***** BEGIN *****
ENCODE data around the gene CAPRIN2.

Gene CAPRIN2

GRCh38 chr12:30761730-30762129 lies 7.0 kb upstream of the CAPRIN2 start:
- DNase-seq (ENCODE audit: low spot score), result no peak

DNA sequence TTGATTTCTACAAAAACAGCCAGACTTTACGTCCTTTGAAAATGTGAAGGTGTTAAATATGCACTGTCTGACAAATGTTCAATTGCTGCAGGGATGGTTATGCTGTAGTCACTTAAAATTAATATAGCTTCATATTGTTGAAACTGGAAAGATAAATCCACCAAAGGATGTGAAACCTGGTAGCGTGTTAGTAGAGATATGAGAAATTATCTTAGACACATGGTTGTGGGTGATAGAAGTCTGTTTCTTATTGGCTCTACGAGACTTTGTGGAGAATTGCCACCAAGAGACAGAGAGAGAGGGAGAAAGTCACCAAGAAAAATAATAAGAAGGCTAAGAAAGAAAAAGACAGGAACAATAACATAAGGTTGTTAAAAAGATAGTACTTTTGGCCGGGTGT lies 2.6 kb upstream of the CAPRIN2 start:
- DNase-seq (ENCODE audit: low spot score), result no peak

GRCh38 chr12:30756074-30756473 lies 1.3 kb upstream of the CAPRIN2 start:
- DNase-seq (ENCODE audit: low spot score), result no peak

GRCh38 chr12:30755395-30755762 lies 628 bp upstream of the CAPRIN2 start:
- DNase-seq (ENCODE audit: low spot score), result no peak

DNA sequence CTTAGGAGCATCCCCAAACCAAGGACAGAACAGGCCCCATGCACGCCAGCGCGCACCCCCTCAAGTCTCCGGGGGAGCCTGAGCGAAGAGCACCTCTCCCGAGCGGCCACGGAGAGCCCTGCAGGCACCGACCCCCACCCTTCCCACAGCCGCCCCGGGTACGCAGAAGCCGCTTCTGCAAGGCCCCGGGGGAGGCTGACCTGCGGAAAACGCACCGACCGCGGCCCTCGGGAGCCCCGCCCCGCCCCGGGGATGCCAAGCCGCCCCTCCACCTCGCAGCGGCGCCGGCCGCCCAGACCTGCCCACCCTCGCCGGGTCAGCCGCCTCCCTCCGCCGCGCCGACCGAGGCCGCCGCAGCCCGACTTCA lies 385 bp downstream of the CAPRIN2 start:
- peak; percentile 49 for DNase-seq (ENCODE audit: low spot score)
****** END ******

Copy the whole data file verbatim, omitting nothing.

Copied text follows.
ENCODE data around the gene CAPRIN2.

Gene CAPRIN2

GRCh38 chr12:30761730-30762129 lies 7.0 kb upstream of the CAPRIN2 start:
- DNase-seq (ENCODE audit: low spot score), result no peak

DNA sequence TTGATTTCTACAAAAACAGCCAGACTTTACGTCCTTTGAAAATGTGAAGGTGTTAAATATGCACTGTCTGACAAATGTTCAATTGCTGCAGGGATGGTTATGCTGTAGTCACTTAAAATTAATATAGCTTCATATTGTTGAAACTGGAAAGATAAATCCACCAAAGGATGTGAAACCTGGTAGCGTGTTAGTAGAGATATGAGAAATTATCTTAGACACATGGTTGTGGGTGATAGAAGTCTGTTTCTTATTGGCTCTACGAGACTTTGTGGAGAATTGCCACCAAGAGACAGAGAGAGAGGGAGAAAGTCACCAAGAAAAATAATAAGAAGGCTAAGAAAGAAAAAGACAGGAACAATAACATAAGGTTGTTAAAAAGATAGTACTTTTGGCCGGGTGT lies 2.6 kb upstream of the CAPRIN2 start:
- DNase-seq (ENCODE audit: low spot score), result no peak

GRCh38 chr12:30756074-30756473 lies 1.3 kb upstream of the CAPRIN2 start:
- DNase-seq (ENCODE audit: low spot score), result no peak

GRCh38 chr12:30755395-30755762 lies 628 bp upstream of the CAPRIN2 start:
- DNase-seq (ENCODE audit: low spot score), result no peak

DNA sequence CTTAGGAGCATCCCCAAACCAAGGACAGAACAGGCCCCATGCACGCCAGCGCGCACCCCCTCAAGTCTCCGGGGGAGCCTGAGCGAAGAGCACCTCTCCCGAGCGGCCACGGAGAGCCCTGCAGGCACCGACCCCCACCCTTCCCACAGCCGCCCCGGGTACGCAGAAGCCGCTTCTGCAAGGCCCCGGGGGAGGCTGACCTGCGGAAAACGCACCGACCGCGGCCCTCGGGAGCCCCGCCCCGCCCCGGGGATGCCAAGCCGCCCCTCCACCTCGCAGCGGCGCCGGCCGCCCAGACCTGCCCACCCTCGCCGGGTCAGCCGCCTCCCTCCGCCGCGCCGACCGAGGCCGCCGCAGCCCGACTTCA lies 385 bp downstream of the CAPRIN2 start:
- peak; percentile 49 for DNase-seq (ENCODE audit: low spot score)